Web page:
So now, there’s another aspect of Housing Bubble 2, this time in new single-family homes: dropping sales, swooning prices, and ballooning inventories.
Sales of new single-family homes fell 2.4% in July, to a seasonally adjusted annual rate (SAAR) of 412,000, the worst in four months, and those four months had been nothing to brag about. While up 12.6% from a year ago, sales have been languishing, as the chart below shows, near the bottom of the range. By comparison, during the housing construction bubble, new single-family homes were selling at a seasonally adjusted annual rate of well over 1,000,000.
The inveterate optimists that economists have become were disappointed. They’d expected a rate of 430,000 sales.
The median price dropped 3.9% from June and almost 6% from May, to $269,000, and was up only 2.9% from a year ago. But hey, at least year over year, it wasn’t a downdraft. Not yet….
So, on a monthly basis, sales and prices are heading south. These numbers from the Census Bureau are volatile and subject to big revisions; hence, by a miracle, sales and prices might reverse course. But over the longer term, and after revisions, one trend is now becoming glaring: the supply of new homes on the market (green line, right scale) rose to 6 months, from 5.6 months in June. It was the highest – and for builders the worst – level since October 2011:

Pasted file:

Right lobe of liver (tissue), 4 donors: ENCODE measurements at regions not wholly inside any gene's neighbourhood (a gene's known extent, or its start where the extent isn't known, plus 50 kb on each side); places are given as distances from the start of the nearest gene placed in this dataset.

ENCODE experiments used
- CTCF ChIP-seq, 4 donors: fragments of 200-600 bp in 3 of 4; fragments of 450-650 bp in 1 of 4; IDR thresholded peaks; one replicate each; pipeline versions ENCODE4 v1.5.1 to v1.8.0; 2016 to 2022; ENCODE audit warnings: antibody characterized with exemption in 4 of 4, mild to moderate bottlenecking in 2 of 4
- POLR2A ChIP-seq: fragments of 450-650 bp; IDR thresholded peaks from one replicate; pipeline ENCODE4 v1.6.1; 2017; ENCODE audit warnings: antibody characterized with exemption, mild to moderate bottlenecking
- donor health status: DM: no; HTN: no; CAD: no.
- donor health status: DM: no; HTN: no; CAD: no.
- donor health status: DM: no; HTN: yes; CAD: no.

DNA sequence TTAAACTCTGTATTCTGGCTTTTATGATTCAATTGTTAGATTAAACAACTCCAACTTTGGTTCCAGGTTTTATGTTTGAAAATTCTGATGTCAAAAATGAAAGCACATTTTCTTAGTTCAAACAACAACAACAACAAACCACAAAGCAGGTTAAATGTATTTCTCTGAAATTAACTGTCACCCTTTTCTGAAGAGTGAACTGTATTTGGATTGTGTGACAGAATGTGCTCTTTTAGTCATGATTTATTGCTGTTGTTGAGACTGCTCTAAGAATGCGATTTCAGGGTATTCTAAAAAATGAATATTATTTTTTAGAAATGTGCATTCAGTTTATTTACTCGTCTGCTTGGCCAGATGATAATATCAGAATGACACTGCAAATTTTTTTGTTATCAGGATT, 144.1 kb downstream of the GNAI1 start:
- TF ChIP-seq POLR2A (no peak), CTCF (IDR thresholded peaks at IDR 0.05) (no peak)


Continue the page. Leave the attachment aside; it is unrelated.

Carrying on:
Rising supply of unsold homes is the bane of the industry. During the last housing bubble, inventory in terms of months’ supply shot up: as sales declined, new homes were still being planned, built, finished, and put on the market. The process takes time, and the supply faucet can’t be shut off overnight. Oversupply is a powerful force in the market.
Unperturbed, home-builder optimism about the future has been sizzling, perhaps fired up by prices that until recently had been soaring. At the same time, they’re complaining in the most recent home-builder survey about very crummy foot traffic, possibly a result of these prices that have soared beyond the reach of most households. And now the dark clouds forming over the industry have led government-sponsored and bailed-out mortgage giant, Fannie Mae to sledgehammer its formerly rosy forecasts for home construction and sales for the rest of the year.
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